Inside the New Park Hyatt
The Park Hyatt global flagship in the base of Extell’s One57 is accepting reservations for as early as July 20, earlier than the previously reported Aug. 28. Yesterday, we took a hardhat tour of the luxury hotel. (Not even the Hotel Tonight app gets you this kind of access.)
We snapped our host, Park Hyatt New York’s Lynne Bredfeldt, and hotel GM Walter Brindell at the 58th Street construction entrance. A limited number of the 210 rooms will be available in late July and most by late August, and earlier days may become available. This year's opening coincides with Park Hyatt Tokyo’s 20th anniversary and the opening of Park Hyatt Vienna. Lynne tells us the property will serve both business and leisure travelers, but international travelers will form a big part of the biz.
92 of the rooms are suites. Rooms average 530 SF and start at $795/night, and suites (92 of the 210 rooms) like the 630 SF Park Studio Suite (rendered above) go for as much as $1,495. The property also will be pet friendly, at the urging of Walter, who’s got two dogs of his own (Papillon mix Rocco and Corgi Emma) and is an active supporter of DC’s Washington Animal Rescue League and a member of the board of PAWS Chicago. We hear some luxury canine amenities will be announced soon.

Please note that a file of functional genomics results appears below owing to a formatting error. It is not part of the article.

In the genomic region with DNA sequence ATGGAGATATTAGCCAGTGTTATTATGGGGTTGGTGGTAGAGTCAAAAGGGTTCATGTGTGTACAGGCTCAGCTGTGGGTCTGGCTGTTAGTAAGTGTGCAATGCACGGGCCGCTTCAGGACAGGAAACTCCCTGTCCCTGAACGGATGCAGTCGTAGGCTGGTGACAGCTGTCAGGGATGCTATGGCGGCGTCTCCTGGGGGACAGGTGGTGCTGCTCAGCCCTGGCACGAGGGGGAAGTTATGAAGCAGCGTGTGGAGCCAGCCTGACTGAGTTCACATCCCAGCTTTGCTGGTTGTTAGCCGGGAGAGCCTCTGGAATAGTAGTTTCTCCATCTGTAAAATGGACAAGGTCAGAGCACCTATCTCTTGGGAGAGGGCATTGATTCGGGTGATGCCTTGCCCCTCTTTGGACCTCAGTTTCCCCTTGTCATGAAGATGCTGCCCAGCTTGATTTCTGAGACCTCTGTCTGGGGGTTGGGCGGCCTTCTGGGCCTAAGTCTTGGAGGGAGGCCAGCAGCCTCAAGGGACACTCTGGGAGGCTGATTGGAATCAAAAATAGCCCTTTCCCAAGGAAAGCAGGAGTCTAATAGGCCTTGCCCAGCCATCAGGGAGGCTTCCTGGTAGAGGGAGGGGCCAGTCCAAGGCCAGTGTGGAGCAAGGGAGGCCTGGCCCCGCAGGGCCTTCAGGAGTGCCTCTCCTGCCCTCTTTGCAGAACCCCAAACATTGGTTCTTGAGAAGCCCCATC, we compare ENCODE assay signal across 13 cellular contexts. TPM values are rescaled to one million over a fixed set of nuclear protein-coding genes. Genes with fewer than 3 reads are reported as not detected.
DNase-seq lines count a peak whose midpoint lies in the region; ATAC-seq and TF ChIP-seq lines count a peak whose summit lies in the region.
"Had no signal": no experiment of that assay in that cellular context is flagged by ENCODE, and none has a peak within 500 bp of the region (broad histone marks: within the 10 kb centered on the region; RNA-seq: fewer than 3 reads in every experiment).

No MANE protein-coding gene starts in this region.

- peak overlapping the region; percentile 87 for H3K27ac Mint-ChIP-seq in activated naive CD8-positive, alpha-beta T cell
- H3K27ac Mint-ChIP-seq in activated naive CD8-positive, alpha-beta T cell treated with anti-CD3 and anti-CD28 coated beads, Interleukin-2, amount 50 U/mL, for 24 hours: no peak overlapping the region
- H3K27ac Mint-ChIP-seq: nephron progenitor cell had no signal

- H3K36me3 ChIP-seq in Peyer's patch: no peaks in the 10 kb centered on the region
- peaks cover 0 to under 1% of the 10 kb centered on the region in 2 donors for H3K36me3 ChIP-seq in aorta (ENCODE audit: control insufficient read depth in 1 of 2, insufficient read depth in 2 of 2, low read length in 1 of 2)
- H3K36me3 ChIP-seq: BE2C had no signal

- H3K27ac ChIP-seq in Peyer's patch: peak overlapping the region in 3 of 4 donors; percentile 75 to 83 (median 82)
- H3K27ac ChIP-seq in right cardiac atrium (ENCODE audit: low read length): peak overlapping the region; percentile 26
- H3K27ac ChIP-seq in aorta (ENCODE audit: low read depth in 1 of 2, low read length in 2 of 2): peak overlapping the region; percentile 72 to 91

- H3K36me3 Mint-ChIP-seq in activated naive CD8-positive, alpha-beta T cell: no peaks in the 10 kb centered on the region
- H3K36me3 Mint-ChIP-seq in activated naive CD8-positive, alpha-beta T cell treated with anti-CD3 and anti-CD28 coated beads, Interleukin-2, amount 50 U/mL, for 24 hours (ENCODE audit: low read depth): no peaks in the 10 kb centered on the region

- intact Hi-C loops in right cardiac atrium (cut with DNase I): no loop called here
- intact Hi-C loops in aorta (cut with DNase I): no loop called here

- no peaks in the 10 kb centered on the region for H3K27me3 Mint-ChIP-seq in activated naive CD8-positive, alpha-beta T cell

The hotel will occupy the first 25 floors of the 90-story building. The second-floor ballroom can hold 475, or 220 seated for dinner (210 if it's all-you-can-eat), all in a 28-foot-tall room enveloped in white onyx strikingly backlit by LED lights that offer three different color temperatures. It's the work of interior design firm Yabu Pushelberg, which used the ideal of an Upper East Side home as the design theme. The second floor also hosts three meeting rooms, including an executive boardroom with a terrace.
We also snapped the action at what will be the entrance at 153 W 57th St. The third floor hosts check-in, 60 seats in The Living Room and bar (half overlooking the 57th Street bustle), and a 96-seat American grill by famed chef Sam Hazen. The rooms and common areas will include 350 artworks, 10 of them commissioned for the hotel. For example, there’ll be a James Nares (in the guestroom rendering above) and an Ellsworth Kelly. Lynne tells us art is core for Park Hyatt, tracing back to its founder and art supporter Jay Pritzker, founder of the Pritzker Architecture Prize. Consider that earlier this year, after Park Hyatt Chicago's Richter sold, the hotel replaced it with a Rauschenberg.
At the top of the building’s hotel component, the 25th floor, sits Spa Nalai (six spa treatment rooms with balconies looking toward Central Park), a locker room, and a three-story aerie with a steam room, hot tub, and two-lane pool. Park Hyatt has an agreement with Carnegie Hall, which is under renovation across 57th Street, to play its music through the pool’s underwater speakers. (We hope it's reciprocal, so audiences at Carnegie Hall get to hear people working out in the gym.)